Monday 29 July 2013

What A Character Wants Is Only Step One


First you need a character who wants something, even if (as Kurt Vonnegut said) it’s only a glass of water.

This simple dynamic is at the heart of ever plot. If you find plots difficult to write, this is where to start. Whether it’s wanting to stop the alien invasion or wanting the dog next door to shut up, as soon as a goal is identified you can start building a narrative.

You build this narrative by deciding what the character is going to do. You know what they want, so how are they going to get it?

The journey from not having what they want to having it, whether in a scene or a chapter or over the course of a novel will be what the reader follows and hopefully they’ll get into the momentum and flow of it.

But as well as providing a narrative, what the character does in pursuit of his goal also serves two very important additional roles.

Monday 22 July 2013

Decoy Dialogue


Words don’t always mean what the dictionary says they mean. It’s one of the pleasures of speech that we can mix up meanings of words to have completely different intentions, and we can impart that intention with tone, inflection or delivery.

This is something easy to replicate on stage or in movies. Even though a script might have to spell things out, once an actor delivers the line it’s usually obvious.

For novelists this is a little more tricky. Trying to capture the mercurial nature of dialogue on the page can be a lot of work, and often it’s easier to write simple, direct dialogue where people say what they mean in language that has no shades of grey.

Monday 15 July 2013

Better Storytelling Part Four


A good story weaves events together in a way that’s unexpected yet satisfying. Things that happened early on have repercussions much later in the story.

Sometimes it’s obvious when an object or a piece of information is planted by the author for an eventual pay-off, other times it’s more subtle. Both approaches can be effective, depending on the writer’s intent. But the important thing is that when the pay-off comes the reader should be able to put two and two together without having to rack their brains for what just happened.

This isn’t always an easy thing to achieve. A novel is a long and time consuming thing to read. Readers aren’t always completely focused and they may be reading over a few days or a few weeks.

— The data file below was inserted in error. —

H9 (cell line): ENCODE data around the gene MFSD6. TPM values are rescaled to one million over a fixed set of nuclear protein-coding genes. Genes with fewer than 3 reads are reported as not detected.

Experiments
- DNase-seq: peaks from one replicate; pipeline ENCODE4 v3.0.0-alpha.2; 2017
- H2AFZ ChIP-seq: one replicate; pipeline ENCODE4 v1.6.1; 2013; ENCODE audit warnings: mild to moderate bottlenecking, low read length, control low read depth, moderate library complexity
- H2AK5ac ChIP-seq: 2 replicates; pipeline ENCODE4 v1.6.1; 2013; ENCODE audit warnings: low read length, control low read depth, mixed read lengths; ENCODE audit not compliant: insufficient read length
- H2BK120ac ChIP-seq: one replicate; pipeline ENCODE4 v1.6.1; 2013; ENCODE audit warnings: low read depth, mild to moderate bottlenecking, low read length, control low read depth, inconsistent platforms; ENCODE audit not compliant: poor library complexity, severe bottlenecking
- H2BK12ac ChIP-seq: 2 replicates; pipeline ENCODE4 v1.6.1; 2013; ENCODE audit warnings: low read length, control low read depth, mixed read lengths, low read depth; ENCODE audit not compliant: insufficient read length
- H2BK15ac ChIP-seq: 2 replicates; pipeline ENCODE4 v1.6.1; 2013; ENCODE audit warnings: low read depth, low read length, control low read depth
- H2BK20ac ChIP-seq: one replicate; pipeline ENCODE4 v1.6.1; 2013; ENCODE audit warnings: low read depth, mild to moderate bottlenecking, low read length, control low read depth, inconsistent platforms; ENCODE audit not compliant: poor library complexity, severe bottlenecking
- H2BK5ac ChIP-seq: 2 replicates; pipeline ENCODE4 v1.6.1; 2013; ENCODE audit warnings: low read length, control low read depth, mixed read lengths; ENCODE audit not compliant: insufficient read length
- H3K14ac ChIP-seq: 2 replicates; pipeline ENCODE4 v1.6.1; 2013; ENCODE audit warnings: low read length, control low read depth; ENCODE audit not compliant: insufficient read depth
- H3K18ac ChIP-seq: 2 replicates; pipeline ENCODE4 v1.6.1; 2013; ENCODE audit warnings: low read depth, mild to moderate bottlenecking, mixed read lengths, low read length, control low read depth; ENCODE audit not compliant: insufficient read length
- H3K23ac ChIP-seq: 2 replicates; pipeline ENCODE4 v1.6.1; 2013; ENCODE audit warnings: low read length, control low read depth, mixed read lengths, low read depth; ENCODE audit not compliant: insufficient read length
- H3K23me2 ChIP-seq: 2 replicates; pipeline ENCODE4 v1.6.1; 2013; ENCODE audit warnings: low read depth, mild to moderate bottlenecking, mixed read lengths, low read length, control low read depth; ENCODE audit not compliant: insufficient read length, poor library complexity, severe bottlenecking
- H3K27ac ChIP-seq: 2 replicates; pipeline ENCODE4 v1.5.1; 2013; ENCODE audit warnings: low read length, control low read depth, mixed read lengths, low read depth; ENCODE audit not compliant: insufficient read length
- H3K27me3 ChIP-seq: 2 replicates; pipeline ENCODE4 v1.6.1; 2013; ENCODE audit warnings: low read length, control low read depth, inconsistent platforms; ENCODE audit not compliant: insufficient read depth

If there’s one piece of important information in amongst a thousands of words it can easily be missed or forgotten.

Monday 8 July 2013

Better Storytelling Part Three


So far in this series we’ve looked at what a character wants and who’s getting in the way. Another important element to consider is what’s at stake.

This is something most writers have a fairly good grasp of. If a character has something to lose then they are more likely to get up off the sofa and do something about it. If it’s really important to them they might even take a few risks.

But that isn’t what this post is about.

Thursday 4 July 2013

Guest Post

No post today but you can find me guest posting tomorrow (Friday 5th July) over at K.M. Weiland's Wordplay blog — a great site for writers and if you aren't following Katie, you definitely should. It's my first ever guest post so please stop by and say hello.

You can find the post by clicking HERE.

The next part of the Better Storytelling series will be up on Monday. Cheers.

Monday 1 July 2013

Better Storytelling Part Two


In the first part of this series I discussed the need for a strong purpose behind a character’s goals. In this post I will be talking about competition and rivalry.

There are stories where characters are isolated or are in competition with themselves. These kinds of stories are hard to write and can easily come across as self-important and self-indulgent. Everything’s about him, nobody else counts, he has to do it all by himself.

That’s usually not the intention, but it’s hard not to come over like that if every sentence starts with the same subject.

However, once you bring in a rival to your main character, things not only become more dynamic, they also help the reader see the main character more clearly.
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